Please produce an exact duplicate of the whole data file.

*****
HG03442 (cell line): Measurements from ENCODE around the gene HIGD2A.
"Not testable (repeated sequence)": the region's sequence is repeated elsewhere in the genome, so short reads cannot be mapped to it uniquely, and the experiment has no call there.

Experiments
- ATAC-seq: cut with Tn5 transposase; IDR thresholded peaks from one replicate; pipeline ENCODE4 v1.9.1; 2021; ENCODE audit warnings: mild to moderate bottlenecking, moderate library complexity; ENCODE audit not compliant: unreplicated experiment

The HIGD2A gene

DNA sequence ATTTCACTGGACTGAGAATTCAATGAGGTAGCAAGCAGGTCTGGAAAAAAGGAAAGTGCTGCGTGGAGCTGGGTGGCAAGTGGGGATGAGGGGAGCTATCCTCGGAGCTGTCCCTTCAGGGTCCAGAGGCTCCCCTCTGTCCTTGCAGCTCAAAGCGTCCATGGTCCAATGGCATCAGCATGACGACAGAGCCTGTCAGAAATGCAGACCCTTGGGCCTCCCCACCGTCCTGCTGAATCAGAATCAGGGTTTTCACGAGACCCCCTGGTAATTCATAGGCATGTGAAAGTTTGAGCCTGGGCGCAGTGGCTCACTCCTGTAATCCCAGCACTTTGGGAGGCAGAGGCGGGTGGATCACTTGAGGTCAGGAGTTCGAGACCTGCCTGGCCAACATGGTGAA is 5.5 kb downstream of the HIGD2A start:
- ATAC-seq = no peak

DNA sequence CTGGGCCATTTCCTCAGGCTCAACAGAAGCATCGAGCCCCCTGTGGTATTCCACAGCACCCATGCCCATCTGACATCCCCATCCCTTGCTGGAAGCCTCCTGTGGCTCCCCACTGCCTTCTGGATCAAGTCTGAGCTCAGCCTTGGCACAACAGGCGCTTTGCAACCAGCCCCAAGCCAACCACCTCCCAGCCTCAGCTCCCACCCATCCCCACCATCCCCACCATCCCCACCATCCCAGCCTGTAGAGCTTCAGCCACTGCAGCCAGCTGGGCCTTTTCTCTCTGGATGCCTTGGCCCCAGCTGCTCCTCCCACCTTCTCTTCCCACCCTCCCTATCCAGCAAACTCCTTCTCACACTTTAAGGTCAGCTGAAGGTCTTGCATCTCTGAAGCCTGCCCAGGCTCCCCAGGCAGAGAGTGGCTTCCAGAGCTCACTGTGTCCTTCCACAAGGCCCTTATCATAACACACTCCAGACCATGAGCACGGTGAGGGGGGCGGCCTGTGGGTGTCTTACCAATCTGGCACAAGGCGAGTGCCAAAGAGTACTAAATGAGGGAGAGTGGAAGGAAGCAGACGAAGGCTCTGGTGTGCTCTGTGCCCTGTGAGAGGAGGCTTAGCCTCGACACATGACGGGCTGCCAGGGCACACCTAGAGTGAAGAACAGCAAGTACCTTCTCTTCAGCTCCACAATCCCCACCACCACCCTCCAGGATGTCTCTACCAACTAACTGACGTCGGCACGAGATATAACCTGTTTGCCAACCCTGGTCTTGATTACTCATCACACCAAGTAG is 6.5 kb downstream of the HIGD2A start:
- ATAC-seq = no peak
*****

HG03442 (cell line): Measurements from ENCODE around the gene HIGD2A.
"Not testable (repeated sequence)": the region's sequence is repeated elsewhere in the genome, so short reads cannot be mapped to it uniquely, and the experiment has no call there.

Experiments
- ATAC-seq: cut with Tn5 transposase; IDR thresholded peaks from one replicate; pipeline ENCODE4 v1.9.1; 2021; ENCODE audit warnings: mild to moderate bottlenecking, moderate library complexity; ENCODE audit not compliant: unreplicated experiment

The HIGD2A gene

DNA sequence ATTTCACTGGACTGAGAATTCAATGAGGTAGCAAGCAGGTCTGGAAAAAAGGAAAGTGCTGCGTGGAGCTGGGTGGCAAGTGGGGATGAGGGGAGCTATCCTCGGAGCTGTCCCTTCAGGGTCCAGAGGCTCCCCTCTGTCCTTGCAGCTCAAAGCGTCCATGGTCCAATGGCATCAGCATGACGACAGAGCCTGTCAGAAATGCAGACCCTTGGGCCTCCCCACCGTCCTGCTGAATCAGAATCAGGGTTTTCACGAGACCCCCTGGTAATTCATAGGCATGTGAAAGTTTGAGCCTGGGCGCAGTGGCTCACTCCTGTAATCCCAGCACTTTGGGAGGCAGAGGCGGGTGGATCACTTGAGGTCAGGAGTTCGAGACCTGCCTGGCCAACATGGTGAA is 5.5 kb downstream of the HIGD2A start:
- ATAC-seq = no peak

DNA sequence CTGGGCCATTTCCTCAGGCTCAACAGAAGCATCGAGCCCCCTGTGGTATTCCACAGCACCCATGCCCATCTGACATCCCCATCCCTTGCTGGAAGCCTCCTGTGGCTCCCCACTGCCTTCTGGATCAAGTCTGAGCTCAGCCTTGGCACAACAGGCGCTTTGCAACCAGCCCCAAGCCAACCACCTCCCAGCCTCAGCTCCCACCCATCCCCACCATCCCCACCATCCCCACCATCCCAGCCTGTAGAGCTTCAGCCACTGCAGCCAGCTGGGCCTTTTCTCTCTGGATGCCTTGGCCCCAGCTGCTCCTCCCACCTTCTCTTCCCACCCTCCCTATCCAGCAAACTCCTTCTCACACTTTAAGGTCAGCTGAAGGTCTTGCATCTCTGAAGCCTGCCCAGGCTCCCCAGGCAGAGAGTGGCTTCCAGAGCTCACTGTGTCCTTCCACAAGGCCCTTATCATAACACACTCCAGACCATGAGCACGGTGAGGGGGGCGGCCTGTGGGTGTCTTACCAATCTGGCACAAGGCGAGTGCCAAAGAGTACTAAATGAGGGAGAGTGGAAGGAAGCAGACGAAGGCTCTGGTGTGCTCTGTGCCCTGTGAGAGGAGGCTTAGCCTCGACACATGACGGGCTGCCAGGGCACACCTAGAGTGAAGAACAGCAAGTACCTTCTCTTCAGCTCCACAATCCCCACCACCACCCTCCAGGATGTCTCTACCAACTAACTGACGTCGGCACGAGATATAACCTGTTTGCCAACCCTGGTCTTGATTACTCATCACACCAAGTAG is 6.5 kb downstream of the HIGD2A start:
- ATAC-seq = no peak